Longhouse tuai rumah ordered lockdown after a dream

The ngampun ceremony at the Rumah Jubang, Sebangki Panjai longhouse in Lubok Antu to appease the gods. – TMI picture

By Chew Lip Song

THE tuai rumah (headman) of an Iban longhouse in Lubok Antu, Sarawak ordered a lockdown after having a dream that the gods protecting the community were angry and threatening to leave.

The headman of Rumah Jubang, Sebangki Panjai had told residents of the 50-door longhouse that the gods had been protecting them from “all kind of evil spirits and sickness”, The Malaysian Insight reported.

“The evil spirits included those that bring sickness, like the contagious Covid-19 virus,” a resident, Doris Melia said.

Following a council with the longhouse elders, Jubang last Tuesday ordered a two-day and one-night lockdown the next day to appease the gods in a ceremony called “ngampun” (seeking forgiveness).

“With news on the pandemic saturating the TV and daily statistics on deaths and numbers of infected people disclosed every day, everyone in the longhouse is aware of the dangers of Covid-19.

“Still the elders believe ngampun is one way to stop the Covid-19 from coming to the longhouse,” Melia said.

Nganmpun is an hour-long ceremony where three offering baskets were offered to appease the angry gods so they would continue to protect the residents.  The offerings are placed at the three main entrances to the longhouse.

A key part of the offering are three sets of “pentiks”, or wooden figurines, representing a couple which are carved out of softwood.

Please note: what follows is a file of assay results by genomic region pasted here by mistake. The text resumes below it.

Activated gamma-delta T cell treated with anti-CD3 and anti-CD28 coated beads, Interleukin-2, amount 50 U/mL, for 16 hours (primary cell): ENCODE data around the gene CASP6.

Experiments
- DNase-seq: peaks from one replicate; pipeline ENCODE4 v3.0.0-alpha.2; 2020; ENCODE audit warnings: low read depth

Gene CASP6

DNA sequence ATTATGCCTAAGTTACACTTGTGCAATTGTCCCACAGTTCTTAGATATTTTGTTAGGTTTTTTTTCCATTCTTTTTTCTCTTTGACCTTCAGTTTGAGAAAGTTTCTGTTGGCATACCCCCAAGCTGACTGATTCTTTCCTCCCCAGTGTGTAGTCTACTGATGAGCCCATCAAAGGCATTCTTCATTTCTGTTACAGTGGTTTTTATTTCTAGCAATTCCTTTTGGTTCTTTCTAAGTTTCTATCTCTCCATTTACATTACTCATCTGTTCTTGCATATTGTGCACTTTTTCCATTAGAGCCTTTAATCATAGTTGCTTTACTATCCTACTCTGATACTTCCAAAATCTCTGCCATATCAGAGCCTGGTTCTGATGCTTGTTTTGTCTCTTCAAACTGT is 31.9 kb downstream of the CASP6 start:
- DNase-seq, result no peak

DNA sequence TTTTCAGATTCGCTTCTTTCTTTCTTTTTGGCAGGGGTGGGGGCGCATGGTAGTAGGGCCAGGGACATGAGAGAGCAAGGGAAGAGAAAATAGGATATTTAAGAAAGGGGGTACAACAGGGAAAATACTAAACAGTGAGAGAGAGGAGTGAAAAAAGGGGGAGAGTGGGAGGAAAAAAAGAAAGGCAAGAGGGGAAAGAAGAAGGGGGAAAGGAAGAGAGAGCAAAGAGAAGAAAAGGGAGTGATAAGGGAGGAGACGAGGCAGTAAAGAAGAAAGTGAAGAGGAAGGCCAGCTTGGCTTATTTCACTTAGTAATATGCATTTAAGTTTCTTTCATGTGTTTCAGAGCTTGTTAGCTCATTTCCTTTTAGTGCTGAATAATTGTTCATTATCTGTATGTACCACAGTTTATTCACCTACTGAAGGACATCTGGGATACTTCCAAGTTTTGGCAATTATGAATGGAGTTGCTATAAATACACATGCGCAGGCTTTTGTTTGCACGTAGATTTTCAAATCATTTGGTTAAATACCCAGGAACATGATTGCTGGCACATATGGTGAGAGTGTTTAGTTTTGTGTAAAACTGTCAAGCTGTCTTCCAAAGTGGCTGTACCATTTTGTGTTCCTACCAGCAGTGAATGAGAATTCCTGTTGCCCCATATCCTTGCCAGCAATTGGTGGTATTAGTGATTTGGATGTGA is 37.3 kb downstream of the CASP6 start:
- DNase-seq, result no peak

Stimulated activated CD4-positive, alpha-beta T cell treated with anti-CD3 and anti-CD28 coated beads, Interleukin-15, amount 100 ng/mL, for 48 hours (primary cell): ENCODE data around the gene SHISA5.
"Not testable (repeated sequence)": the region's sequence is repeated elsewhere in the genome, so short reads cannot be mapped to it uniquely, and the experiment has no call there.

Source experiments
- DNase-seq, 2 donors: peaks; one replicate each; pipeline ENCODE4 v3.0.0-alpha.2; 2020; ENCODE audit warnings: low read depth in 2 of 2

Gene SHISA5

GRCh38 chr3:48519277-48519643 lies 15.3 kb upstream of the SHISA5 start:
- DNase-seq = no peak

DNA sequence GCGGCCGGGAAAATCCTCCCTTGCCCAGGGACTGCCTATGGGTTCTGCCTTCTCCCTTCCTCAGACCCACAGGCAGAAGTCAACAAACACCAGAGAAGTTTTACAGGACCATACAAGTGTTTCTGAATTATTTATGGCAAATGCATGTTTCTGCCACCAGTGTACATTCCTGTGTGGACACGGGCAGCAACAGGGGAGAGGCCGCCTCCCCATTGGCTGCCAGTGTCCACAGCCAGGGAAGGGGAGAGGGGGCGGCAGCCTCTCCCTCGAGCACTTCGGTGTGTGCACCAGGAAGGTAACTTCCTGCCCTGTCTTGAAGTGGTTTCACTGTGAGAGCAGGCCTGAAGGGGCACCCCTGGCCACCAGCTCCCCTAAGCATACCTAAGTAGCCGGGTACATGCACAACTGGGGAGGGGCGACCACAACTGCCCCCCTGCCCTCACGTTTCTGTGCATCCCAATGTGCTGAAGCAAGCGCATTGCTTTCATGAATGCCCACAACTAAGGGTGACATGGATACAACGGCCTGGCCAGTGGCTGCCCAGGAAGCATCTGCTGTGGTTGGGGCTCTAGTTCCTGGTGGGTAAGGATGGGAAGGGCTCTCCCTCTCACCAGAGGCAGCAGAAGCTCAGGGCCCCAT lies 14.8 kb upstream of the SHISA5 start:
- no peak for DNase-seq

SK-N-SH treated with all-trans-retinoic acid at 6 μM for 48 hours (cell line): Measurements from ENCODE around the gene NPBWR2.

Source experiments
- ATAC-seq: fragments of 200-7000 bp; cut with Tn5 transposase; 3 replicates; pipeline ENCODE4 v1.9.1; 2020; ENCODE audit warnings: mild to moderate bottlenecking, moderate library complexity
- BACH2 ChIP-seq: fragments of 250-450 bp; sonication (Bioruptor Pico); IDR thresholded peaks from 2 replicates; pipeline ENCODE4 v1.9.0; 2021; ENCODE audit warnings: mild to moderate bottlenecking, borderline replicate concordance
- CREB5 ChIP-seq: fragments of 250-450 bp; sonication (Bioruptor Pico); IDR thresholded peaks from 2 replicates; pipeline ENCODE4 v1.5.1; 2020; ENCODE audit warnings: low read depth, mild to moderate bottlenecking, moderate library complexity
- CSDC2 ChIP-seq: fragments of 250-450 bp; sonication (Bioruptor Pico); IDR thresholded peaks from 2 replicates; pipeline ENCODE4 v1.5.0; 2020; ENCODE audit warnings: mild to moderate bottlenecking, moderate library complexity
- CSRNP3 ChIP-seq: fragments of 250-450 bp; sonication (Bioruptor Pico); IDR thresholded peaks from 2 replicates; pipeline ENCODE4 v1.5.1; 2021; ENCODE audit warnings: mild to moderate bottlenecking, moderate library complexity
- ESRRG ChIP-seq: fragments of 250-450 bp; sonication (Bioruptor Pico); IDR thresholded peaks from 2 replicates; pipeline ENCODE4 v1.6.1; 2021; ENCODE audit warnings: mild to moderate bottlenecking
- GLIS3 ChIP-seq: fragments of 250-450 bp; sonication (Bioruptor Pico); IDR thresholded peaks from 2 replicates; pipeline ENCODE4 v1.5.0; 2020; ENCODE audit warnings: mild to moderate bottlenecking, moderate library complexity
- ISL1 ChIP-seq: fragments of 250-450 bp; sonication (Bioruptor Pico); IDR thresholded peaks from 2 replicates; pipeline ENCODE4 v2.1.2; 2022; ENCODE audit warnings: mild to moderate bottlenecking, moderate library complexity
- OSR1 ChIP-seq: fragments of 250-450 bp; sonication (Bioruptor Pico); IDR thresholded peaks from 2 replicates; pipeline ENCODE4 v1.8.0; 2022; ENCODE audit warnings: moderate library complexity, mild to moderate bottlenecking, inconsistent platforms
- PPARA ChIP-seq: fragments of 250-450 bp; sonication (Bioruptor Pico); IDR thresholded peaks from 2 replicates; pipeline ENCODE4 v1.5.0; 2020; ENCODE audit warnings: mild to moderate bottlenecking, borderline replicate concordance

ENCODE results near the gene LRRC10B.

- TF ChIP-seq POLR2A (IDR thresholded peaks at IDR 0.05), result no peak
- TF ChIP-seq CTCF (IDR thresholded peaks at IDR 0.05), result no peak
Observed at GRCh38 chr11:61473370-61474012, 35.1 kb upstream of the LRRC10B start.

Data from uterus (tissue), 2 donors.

The belief is that the powers of the Gods are transferred to the pentiks who stand guard at the three entrances.

“If appeased, the Gods will send all the sickness back to original place where it started,” said Melia.

In the three days, beginning on the night of March 25 and immediately after the ngampun ceremony, no resident could leave and neither were visitors welcomed to the longhouse.

A barricade was erected at the entrance with a crudely written notice warning people of the lockdown and to stay away.

Those who flout the lockdown rule – residents and visitors alike – would be fined a hefty RM1,000 – on the spot, in cash by the village headman.

“No one can go out, not to fish, hunt or to their farms. No one can come into the longhouse.

“That lockdown ended on Friday,” Melia said, adding that hopefully the virus will not infect anyone in the longhouse.

 

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